Before we dive into programming the micro:bit let's have a quick look at the libraries and terminology that will be important for all the future chapters.
For any fully supported microcontroller/board with a microcontroller you will usually hear the following terms being used for their levels of abstraction:
The job of the PAC is to provide a safe (ish) direct interface to the peripherals of the chip, allowing you to configure every last bit however you want (of course also in wrong ways). Usually you only ever have to deal with the PAC if either the layers that are higher up don't fulfill your needs or when you are developing them. The PAC we are (implicitly) going to use is either the one for the nRF52 or for the nRF51.
The job of the HAL is to build up on top of the chip's PAC and provide an abstraction that is actually usable for someone who does not know about all the special behaviour of this chip. Usually they abstract whole peripherals away into single structs that can for example be used to send data around via the peripheral. We are going to use the nRF52-hal or the nRF51-hal respectively.
The job of the BSP is to abstract a whole board (such as the micro:bit) away at once. That means it has to provide abstractions to use both the microcontroller as well as the sensors, LEDs etc. that might be present on the board. Quite often (especially with custom-made boards) you will just be working with a HAL for the chip and build the drivers for the sensors either yourself or search for them on crates.io. Luckily for us though, the micro:bit does actually have a BSP so we are going to use that on top of our HAL as well.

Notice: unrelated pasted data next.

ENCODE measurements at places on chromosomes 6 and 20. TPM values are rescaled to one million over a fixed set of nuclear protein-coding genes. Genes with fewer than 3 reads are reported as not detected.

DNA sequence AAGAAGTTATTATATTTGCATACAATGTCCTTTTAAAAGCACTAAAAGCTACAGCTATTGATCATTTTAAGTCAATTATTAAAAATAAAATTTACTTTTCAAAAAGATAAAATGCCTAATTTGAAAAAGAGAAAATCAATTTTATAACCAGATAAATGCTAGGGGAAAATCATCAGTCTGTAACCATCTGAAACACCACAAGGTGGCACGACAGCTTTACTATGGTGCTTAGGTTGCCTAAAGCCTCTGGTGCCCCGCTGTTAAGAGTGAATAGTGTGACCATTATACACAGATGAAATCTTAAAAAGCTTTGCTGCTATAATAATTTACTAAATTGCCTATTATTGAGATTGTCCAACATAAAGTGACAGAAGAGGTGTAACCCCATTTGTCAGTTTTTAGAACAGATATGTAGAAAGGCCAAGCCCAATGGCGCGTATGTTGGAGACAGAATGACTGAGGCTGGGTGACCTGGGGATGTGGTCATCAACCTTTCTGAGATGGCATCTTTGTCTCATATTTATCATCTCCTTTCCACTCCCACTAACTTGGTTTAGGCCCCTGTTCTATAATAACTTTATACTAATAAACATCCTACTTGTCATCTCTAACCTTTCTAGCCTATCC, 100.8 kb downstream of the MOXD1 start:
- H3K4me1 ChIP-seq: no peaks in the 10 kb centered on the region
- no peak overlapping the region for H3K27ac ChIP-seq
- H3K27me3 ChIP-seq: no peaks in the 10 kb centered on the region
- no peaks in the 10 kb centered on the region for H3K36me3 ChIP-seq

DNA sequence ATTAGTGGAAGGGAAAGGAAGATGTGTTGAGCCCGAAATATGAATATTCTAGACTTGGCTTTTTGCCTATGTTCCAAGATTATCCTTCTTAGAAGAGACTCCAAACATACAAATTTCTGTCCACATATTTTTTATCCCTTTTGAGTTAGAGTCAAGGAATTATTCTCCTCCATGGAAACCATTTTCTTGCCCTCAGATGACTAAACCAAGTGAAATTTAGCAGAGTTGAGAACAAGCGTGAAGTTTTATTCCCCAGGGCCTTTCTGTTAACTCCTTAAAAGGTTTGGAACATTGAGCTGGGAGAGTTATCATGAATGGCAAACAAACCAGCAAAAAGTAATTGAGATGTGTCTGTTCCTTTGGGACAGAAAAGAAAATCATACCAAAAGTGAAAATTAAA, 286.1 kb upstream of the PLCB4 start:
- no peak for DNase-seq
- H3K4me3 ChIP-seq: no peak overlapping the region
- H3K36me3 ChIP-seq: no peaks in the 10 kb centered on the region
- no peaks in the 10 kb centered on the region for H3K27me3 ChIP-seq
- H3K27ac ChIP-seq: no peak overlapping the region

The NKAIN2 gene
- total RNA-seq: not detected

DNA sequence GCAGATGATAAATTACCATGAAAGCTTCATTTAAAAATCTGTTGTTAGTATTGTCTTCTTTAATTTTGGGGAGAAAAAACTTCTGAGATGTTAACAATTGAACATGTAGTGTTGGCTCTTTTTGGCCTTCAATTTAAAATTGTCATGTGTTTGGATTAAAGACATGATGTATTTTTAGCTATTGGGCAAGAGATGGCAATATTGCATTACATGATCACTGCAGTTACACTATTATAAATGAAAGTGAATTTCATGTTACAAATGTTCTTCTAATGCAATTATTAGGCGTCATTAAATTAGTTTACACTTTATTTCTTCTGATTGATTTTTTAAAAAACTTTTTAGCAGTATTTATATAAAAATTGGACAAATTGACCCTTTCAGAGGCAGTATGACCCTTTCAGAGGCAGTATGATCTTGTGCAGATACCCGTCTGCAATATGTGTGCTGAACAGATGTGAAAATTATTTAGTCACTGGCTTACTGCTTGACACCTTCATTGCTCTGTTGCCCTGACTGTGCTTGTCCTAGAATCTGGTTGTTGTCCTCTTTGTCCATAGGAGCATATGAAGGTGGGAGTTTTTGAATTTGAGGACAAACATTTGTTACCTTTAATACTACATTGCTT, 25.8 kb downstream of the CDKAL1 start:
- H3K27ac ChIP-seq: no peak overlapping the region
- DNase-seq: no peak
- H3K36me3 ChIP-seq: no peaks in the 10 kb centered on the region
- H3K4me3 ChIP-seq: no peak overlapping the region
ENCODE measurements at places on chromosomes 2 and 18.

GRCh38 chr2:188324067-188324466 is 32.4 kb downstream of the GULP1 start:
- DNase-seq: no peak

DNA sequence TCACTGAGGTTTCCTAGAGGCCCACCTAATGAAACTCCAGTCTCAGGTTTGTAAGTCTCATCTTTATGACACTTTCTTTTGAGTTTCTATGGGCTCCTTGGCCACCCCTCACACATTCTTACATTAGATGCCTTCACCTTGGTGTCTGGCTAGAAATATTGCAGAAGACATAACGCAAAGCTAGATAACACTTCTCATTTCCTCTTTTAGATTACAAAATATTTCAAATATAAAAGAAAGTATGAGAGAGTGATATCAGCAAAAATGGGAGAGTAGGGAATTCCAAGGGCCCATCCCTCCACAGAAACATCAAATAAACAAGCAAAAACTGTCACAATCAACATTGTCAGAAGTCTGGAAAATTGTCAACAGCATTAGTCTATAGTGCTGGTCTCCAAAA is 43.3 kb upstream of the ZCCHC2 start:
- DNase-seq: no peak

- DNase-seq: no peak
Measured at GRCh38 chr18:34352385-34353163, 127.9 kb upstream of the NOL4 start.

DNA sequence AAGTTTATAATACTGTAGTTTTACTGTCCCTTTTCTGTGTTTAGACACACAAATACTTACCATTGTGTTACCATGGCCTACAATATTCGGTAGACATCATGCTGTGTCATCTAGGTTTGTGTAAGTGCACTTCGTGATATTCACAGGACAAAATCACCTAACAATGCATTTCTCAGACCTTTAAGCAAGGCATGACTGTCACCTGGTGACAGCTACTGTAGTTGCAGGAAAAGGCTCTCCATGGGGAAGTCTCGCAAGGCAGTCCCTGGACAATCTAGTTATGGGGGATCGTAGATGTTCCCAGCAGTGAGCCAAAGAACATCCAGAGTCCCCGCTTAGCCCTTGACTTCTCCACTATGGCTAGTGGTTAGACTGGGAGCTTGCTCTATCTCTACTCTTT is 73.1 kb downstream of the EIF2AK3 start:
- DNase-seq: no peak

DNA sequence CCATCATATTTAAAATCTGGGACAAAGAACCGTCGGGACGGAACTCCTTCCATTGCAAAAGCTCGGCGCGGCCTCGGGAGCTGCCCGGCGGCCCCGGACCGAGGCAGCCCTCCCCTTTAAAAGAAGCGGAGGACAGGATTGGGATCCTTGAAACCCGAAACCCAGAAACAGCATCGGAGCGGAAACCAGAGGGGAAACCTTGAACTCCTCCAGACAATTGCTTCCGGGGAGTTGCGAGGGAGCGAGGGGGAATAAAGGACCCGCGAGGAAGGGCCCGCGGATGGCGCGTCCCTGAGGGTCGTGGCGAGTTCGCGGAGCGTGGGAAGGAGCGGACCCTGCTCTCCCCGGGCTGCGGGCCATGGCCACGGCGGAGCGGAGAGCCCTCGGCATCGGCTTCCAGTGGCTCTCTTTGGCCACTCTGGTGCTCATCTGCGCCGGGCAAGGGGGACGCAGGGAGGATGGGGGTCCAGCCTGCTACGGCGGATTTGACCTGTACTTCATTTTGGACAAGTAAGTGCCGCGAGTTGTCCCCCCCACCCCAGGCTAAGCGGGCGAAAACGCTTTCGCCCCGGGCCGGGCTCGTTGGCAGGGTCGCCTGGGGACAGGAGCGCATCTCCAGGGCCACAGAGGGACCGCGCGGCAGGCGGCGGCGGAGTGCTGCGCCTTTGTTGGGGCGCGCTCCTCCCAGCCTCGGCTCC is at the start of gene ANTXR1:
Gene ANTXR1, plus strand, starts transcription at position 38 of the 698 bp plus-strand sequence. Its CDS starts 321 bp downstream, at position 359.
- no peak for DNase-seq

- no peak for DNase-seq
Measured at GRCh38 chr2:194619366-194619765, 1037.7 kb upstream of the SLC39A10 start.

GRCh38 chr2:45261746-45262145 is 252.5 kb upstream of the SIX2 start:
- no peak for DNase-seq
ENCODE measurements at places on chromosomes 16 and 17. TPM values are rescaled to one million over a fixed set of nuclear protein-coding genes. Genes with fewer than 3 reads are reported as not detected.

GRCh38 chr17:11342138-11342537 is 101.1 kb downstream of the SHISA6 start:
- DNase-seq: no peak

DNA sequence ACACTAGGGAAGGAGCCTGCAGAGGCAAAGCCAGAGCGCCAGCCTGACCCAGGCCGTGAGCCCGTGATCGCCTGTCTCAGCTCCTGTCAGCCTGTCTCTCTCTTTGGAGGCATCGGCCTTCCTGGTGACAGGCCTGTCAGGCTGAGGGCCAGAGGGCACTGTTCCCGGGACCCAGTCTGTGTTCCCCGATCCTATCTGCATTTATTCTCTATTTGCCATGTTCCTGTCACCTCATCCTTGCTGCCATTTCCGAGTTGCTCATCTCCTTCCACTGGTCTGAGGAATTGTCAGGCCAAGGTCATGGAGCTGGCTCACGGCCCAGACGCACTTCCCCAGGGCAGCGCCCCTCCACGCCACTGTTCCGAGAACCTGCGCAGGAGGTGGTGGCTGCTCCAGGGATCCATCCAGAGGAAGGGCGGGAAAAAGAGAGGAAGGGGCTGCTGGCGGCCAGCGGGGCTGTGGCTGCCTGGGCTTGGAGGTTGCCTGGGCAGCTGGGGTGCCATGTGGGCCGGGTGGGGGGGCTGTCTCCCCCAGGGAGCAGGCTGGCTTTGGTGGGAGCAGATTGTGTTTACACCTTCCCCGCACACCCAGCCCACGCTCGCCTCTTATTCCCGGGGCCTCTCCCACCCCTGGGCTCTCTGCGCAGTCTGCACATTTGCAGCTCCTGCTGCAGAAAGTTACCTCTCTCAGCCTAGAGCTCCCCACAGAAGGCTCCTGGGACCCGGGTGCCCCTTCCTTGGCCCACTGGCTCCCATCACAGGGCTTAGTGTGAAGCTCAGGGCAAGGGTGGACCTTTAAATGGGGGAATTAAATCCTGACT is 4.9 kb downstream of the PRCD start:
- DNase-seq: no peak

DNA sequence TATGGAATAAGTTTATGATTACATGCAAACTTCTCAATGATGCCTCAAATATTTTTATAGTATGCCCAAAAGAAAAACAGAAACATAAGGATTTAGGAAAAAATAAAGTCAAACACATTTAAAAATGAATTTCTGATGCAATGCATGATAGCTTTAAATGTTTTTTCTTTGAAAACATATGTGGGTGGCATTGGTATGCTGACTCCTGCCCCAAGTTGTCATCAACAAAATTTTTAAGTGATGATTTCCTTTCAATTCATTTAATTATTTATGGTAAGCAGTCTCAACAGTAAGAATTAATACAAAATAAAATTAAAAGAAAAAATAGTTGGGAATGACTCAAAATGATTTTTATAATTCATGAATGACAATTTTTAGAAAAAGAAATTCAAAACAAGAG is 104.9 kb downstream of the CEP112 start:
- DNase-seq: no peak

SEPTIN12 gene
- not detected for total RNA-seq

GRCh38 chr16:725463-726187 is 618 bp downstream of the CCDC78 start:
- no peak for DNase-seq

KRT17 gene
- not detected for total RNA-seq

Next we are going to have a look at a very central piece of software
in the Rust Embedded world:
embedded-hal. As its name suggests it
relates to the 2nd level of abstraction we got to know: the HALs.
The idea behind
embedded-hal is to provide a set of traits that
describe behaviour which is usually shared across all implementations
of a specific peripheral in all the HALs. For example one would always
expect to have functions that are capable of turning the power on a pin
either on or off. For example to switch an LED on and off on the board.
This allows us to write a driver for, say a temperature sensor, that
can be used on any chip for which an implementation of the
embedded-hal traits exists,
simply by writing the driver in such a way that it only relies on the
embedded-hal traits. Drivers that are written in such a way are called
platform agnostic and luckily for us most of the drivers on crates.io
are actually platform agnostic.